Age of the vikings

c 800-1050 CE

The looting of the monastery at Lindisfarne in Northeast England on 8th January 793 by ‘harrowing inroads of heathen men’ has long been regarded as the event which marked the beginning of the Viking Age. For the next 250 years Scandinavian Vikings set sail on frequent expeditions to trade and pillage. Initially focusing their attentions largely on the British Isles, they soon spread further afield to the coasts of France, Spain and even Italy. Others moved eastward to the Baltic Sea and thence into Russia, where they conquered the local Slavic peoples. Some even reached the Caspian Sea, wreaking havoc in central Asia, whilst a number took service in the court of the Byzantine emperors, campaigning throughout the eastern Mediterranean. Another group moved westward, discovering and colonising Iceland and Greenland. Some Vikings even established temporary colonies in the north-eastern seaboard of America, over 400 years before Columbus.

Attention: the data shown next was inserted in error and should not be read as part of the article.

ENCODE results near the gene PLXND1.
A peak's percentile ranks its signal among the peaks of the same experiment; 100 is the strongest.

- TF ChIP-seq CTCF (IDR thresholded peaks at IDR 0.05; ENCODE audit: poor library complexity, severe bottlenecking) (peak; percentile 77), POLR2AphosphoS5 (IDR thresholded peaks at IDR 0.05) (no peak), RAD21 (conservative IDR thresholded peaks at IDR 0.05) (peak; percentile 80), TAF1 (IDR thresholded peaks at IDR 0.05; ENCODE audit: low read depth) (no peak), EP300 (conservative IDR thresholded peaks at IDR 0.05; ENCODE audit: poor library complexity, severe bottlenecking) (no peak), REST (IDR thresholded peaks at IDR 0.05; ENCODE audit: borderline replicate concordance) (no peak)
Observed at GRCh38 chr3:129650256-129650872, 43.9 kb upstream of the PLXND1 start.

As with other regions of Scandinavia, the Norwegian Vikings came mostly from areas where there was a scarcity of land for internal colonisation, primarily the south and west of the country. During this period previously uninhabited areas of south-east and northern Norway came increasingly under cultivation. The impact of the Vikings was twofold. Firstly, their raids caused political and economic disruption, especially in England and north western France, contributing to the collapse of the Carolingian state. Secondly, Viking colonists who settled in north-western France created an independent duchy of the Northmen, or Normandy, as it became known.

The Normans, descendants of the Vikings who had become assimilated into feudal French society, were to become key players in the military expansion of Europe in the 12th and 13th centuries, conquering England and southern Italy, playing an important role in the Crusades and almost succeeding in conquering the Byzantine empire.

The Vikings were Christianised in the late 10th and 11th centuries; thereafter their raiding ceased and their society began to merge with the Christian civilisation of Western Europe, adding in the process a fascinating literature of Viking sagas, myths and poetry.